January 02, 2017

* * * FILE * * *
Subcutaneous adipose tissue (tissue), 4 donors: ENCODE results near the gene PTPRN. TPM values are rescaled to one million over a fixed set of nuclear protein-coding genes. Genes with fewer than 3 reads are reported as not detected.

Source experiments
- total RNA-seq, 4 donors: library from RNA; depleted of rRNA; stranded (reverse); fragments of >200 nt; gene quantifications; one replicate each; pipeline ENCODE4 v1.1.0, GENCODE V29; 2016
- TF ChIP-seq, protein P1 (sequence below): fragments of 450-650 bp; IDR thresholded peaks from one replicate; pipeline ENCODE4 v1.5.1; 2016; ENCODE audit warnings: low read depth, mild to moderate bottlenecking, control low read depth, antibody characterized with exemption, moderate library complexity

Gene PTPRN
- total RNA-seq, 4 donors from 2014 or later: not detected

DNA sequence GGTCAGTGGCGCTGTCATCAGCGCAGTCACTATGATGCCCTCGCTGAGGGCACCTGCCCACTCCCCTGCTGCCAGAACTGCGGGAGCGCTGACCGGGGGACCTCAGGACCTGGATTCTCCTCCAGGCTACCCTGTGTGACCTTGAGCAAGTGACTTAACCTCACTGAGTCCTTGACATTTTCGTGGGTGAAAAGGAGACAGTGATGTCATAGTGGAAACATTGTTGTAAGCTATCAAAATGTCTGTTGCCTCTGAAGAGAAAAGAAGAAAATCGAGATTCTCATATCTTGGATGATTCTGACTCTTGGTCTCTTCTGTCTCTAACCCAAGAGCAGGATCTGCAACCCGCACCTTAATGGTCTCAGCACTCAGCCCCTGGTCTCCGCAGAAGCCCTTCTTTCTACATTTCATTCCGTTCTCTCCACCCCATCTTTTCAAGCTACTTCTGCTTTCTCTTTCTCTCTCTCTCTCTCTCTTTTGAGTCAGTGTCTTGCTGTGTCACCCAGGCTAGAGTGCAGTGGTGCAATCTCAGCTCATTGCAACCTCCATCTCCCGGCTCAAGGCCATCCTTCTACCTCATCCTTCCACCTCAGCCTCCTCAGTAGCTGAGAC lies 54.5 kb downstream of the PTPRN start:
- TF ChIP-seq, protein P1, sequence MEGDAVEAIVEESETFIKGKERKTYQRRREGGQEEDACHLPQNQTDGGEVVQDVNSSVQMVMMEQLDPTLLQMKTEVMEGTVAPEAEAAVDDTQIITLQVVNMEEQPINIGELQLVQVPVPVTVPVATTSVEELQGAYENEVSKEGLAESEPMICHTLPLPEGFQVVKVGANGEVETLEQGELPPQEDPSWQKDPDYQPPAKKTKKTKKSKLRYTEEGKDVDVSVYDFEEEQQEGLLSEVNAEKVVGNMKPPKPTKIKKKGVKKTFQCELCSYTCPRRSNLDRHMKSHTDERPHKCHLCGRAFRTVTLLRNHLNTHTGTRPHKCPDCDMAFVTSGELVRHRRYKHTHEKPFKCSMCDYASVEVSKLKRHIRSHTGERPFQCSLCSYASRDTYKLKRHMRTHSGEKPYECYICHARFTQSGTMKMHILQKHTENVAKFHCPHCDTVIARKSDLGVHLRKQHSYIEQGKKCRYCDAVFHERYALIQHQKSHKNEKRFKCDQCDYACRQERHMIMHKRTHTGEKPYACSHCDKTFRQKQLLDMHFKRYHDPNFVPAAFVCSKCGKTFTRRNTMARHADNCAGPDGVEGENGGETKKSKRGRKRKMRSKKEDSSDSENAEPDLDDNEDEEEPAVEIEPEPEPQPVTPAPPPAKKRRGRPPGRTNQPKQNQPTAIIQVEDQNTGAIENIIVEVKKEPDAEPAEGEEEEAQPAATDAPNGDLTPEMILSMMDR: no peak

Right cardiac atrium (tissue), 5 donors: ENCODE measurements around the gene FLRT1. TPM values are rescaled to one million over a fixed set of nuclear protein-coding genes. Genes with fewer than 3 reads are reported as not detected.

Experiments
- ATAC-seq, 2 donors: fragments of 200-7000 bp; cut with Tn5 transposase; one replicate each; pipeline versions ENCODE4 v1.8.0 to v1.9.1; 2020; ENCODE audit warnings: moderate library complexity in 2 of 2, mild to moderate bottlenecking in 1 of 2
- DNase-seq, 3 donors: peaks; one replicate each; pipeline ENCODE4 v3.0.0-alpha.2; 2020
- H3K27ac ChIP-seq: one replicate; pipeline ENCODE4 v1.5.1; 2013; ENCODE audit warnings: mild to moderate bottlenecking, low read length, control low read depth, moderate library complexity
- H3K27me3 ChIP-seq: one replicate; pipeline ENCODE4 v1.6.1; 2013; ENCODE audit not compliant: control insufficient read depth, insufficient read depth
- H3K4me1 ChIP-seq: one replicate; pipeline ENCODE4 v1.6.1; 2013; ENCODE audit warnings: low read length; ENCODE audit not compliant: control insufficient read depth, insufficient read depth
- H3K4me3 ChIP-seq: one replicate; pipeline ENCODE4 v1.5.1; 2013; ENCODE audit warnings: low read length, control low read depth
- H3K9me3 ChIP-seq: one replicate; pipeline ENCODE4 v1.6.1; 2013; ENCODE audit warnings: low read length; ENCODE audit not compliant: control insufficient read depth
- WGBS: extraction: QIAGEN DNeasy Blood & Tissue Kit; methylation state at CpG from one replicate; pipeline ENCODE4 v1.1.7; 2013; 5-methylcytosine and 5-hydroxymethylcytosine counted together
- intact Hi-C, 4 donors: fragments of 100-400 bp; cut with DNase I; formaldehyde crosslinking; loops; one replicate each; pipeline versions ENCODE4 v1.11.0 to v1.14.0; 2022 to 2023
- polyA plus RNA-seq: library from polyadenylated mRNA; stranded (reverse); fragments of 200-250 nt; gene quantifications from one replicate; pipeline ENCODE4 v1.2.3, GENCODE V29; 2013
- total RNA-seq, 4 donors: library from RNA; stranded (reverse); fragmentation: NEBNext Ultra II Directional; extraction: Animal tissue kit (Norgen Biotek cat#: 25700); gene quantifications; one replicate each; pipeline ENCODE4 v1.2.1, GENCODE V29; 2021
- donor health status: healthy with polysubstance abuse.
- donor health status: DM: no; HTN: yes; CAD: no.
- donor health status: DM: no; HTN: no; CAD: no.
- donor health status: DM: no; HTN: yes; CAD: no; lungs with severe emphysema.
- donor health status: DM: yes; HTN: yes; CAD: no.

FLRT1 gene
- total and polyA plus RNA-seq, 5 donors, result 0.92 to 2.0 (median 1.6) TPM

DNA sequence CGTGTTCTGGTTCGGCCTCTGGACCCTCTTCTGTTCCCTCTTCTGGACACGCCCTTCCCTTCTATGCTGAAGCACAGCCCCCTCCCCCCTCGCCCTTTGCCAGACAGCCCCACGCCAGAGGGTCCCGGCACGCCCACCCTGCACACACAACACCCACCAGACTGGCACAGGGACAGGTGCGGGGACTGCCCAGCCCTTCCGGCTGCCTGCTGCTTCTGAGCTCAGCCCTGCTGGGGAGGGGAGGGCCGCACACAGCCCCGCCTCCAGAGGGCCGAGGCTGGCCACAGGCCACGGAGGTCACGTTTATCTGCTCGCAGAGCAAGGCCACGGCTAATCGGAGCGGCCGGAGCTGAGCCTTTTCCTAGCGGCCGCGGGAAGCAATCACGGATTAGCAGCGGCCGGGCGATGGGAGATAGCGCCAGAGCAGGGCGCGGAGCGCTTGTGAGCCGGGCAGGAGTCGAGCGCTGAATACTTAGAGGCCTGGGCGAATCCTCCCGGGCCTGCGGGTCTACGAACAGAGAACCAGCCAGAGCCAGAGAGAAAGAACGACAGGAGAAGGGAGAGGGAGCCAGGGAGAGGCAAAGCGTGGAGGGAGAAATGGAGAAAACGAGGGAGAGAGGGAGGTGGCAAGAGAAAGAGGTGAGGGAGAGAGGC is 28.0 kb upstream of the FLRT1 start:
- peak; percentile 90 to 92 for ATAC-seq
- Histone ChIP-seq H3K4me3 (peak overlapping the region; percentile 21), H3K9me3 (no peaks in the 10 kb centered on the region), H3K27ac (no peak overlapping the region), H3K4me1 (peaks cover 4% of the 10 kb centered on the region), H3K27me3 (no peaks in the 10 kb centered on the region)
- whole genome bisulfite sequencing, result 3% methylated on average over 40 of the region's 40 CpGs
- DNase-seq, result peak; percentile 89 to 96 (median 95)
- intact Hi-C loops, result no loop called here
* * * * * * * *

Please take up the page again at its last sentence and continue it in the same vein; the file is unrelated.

(Dr. Dan Thomson) Hey folks, Dr. Dan here. Thanks for joining me today on DocTalk. We’re going to have a great show, although you’re just stuck with me flying solo. We’re going to talk about something that you need to be talking about with your neighbors, community leaders, and that’s how good a job we do of using antimicrobials judiciously within the beef industry. Thanks for joining me this morning.